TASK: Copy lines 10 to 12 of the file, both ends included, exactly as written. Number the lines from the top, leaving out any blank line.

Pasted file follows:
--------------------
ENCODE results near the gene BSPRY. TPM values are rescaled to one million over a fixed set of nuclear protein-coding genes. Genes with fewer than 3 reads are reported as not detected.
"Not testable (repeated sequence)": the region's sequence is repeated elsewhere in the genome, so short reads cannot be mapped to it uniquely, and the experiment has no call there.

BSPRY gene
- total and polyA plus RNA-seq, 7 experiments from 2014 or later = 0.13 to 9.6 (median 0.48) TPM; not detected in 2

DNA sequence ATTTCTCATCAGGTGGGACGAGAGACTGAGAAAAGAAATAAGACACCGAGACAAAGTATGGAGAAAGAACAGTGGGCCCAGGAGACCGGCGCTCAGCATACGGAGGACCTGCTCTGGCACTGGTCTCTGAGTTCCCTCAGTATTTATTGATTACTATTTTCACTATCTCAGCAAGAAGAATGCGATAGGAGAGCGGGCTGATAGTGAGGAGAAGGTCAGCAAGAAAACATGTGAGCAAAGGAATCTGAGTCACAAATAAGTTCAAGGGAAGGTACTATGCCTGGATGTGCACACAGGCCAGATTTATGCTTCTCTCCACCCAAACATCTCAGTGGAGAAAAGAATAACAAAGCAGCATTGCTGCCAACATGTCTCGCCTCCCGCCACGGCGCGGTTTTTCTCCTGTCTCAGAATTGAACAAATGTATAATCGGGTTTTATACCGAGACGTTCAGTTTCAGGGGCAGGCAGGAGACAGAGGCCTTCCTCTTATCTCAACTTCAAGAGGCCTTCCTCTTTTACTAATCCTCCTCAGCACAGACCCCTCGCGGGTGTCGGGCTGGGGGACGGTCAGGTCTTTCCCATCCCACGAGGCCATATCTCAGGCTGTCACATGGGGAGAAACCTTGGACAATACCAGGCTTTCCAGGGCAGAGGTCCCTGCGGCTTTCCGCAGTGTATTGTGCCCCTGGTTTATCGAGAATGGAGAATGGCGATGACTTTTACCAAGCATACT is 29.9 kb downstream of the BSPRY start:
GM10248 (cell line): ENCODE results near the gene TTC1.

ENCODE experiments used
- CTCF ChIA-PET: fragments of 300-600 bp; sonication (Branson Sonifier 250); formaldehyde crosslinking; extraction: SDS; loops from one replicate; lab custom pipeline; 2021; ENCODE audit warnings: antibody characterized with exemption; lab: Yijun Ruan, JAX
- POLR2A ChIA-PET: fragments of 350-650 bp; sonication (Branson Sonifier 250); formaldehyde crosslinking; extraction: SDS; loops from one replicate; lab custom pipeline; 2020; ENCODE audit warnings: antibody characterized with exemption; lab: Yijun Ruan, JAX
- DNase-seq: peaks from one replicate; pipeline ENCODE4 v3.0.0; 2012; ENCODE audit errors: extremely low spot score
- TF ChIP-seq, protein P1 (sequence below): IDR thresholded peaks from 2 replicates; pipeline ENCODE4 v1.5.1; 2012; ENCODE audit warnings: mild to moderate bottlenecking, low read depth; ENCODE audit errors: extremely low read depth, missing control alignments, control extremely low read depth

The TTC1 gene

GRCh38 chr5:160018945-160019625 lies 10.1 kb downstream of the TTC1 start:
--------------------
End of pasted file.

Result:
- DNase-seq: peaks from one replicate; pipeline ENCODE4 v3.0.0; 2012; ENCODE audit errors: extremely low spot score
- TF ChIP-seq, protein P1 (sequence below): IDR thresholded peaks from 2 replicates; pipeline ENCODE4 v1.5.1; 2012; ENCODE audit warnings: mild to moderate bottlenecking, low read depth; ENCODE audit errors: extremely low read depth, missing control alignments, control extremely low read depth

The TTC1 gene